Vagrant.configure("2") do |config|
  config.vm.define "jenkins" do |jenkins|
    jenkins.vm.box = "minimal/trusty64"
    jenkins.vm.hostname = "jenkins.local"
    jenkins.vm.network "private_network", ip: "192.168.33.10"
    jenkins.vm.provision "ansible" do |ansible|
      ansible.playbook = "playbook-jenkins.yml"
    end
  end
end

In order to simulate a server where an application runs and adds data into log files, only one VM was used. It’s important to have a VM as similar as possible to your real servers. For that reason, use VMs with the same OS and even with the same basic configuration. Packer is a great tool to create VM images that are alike your servers. In the solution scope, a reduced version of an Ubuntu VM was used (minimal/trusty64).

Notice that the VM is provisioned during its booting up. Vagrant has integration with several provisioners, including Ansible. In the VM is basically installed the Oracle Java and Jenkins, in this order. Jenkins is an open source automation server, broadly used for delivering software, and with the adoption of Infrastructure as Code, can be used for delivering infrastructure as well. If your delivering process is done by Jenkins, for sure you will need to take a look to the tool log files once in a while.

---
- hosts: jenkins
  become: yes
  gather_facts: no
  tasks:
  - name: Install apt-transport-https (required for the apt_repository task)
    apt:
      name: apt-transport-https
      update_cache: yes
  - name: Install Oracle Java 8 (required for Jenkins installation)
    include_tasks: oracle-java8-installation.yml
  - name: Install Jenkins
    include_tasks: jenkins-installation.yml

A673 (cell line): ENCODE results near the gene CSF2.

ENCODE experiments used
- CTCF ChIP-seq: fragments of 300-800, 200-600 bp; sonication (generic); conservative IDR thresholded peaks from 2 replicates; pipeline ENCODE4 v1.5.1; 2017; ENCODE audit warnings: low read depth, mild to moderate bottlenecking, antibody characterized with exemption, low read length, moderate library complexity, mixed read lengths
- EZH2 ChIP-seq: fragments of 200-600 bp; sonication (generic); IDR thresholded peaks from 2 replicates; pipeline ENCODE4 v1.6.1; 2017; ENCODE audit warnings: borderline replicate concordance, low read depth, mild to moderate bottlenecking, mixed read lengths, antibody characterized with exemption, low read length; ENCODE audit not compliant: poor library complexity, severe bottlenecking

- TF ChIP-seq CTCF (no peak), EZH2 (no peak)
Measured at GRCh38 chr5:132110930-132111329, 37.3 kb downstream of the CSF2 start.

During the playbook-jenkins.yml execution, the tasks related to the Oracle Java installation (oracle-java8-installation.yml) and the ones concerning the Jenkins installation (jenkins-installation.yml) are included dynamically through the include_tasks statement. It’s a good practice of code organizing, once keeps everything in its right place, and maintain the playbook files as small as possible. Moreover, it’s a great way of enabling¬†code reusing.

The solution implementation

Right after the Jenkins server is turned on, you can open your web browser and type the URL http://192.168.33.10:8080. You will see the Jenkins configuration initial page. It asks for the auto-generated administrator password, informed in the jenkins.log file. Please don’t get the password, accessing the VM through SSH. Remember that’s what we want to prevent. So keep calm and implement the solution before.

Jenkins stores its log files in the /var/log/jenkins directory.  Then, we must to configure the Apache HTTP Server to expose such folder. This is done by using the apache-logs.conf file shown below. This is a template that can be used for any directory you want to make visible through the web browser.

If you want more details on how this configuration works, take a look at the Directory and the Alias directives documentation. For now, all we need to know is that the {{directory}} and the {{alias}} will be replaced respectively by the log files folder and the alias required to complement the URL address.

<Directory "{{directory}}">
    Options Indexes FollowSymLinks
    AllowOverride None
    Require all granted
</Directory>

Alias "{{alias}}" "{{directory}}"

The variables defined in the playbook-jenkins.logs.yml below are used in such replacement. Notice that the directory variable points to the cited Jenkins log files folder, and the alias value is /logs/jenkins. The other variable (conf) defines the configuration file resultant that will be placed in the Apache folders reserved for configuration files (/etc/apache2/conf*).

The Ansible playbook can be easily adapted to meet your needs. If some developer come to you asking for help, because he or she have to check inaccessible log files, just change the variables values, and execute the playbook against the server where the files are.